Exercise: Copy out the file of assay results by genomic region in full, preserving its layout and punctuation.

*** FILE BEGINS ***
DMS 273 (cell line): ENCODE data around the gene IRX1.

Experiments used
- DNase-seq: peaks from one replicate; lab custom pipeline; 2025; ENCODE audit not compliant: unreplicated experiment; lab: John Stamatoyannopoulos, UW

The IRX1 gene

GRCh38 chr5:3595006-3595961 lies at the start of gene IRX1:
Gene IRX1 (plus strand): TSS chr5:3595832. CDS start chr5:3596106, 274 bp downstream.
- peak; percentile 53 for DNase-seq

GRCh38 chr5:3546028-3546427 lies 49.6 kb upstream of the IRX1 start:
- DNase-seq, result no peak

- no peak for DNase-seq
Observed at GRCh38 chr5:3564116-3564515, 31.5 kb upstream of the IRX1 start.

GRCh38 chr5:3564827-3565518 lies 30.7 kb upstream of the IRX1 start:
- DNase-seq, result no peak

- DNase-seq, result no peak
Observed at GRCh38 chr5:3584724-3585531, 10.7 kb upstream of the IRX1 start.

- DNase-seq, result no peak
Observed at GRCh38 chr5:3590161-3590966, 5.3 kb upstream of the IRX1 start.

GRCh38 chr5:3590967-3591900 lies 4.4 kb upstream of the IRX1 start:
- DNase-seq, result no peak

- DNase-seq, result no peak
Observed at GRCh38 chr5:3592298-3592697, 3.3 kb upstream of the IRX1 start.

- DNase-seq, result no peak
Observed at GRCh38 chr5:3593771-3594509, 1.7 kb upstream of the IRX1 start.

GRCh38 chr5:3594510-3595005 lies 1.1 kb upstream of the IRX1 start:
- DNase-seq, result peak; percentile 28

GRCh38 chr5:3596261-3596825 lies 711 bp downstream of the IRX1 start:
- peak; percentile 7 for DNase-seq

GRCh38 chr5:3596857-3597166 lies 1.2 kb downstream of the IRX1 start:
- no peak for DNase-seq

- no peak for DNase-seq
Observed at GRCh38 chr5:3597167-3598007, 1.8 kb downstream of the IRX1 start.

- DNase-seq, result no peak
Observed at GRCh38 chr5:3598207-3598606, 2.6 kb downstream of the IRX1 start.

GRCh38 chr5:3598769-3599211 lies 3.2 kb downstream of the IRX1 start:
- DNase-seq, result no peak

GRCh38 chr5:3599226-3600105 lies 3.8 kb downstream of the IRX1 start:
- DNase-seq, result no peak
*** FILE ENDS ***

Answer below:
DMS 273 (cell line): ENCODE data around the gene IRX1.

Experiments used
- DNase-seq: peaks from one replicate; lab custom pipeline; 2025; ENCODE audit not compliant: unreplicated experiment; lab: John Stamatoyannopoulos, UW

The IRX1 gene

GRCh38 chr5:3595006-3595961 lies at the start of gene IRX1:
Gene IRX1 (plus strand): TSS chr5:3595832. CDS start chr5:3596106, 274 bp downstream.
- peak; percentile 53 for DNase-seq

GRCh38 chr5:3546028-3546427 lies 49.6 kb upstream of the IRX1 start:
- DNase-seq, result no peak

- no peak for DNase-seq
Observed at GRCh38 chr5:3564116-3564515, 31.5 kb upstream of the IRX1 start.

GRCh38 chr5:3564827-3565518 lies 30.7 kb upstream of the IRX1 start:
- DNase-seq, result no peak

- DNase-seq, result no peak
Observed at GRCh38 chr5:3584724-3585531, 10.7 kb upstream of the IRX1 start.

- DNase-seq, result no peak
Observed at GRCh38 chr5:3590161-3590966, 5.3 kb upstream of the IRX1 start.

GRCh38 chr5:3590967-3591900 lies 4.4 kb upstream of the IRX1 start:
- DNase-seq, result no peak

- DNase-seq, result no peak
Observed at GRCh38 chr5:3592298-3592697, 3.3 kb upstream of the IRX1 start.

- DNase-seq, result no peak
Observed at GRCh38 chr5:3593771-3594509, 1.7 kb upstream of the IRX1 start.

GRCh38 chr5:3594510-3595005 lies 1.1 kb upstream of the IRX1 start:
- DNase-seq, result peak; percentile 28

GRCh38 chr5:3596261-3596825 lies 711 bp downstream of the IRX1 start:
- peak; percentile 7 for DNase-seq

GRCh38 chr5:3596857-3597166 lies 1.2 kb downstream of the IRX1 start:
- no peak for DNase-seq

- no peak for DNase-seq
Observed at GRCh38 chr5:3597167-3598007, 1.8 kb downstream of the IRX1 start.

- DNase-seq, result no peak
Observed at GRCh38 chr5:3598207-3598606, 2.6 kb downstream of the IRX1 start.

GRCh38 chr5:3598769-3599211 lies 3.2 kb downstream of the IRX1 start:
- DNase-seq, result no peak

GRCh38 chr5:3599226-3600105 lies 3.8 kb downstream of the IRX1 start:
- DNase-seq, result no peak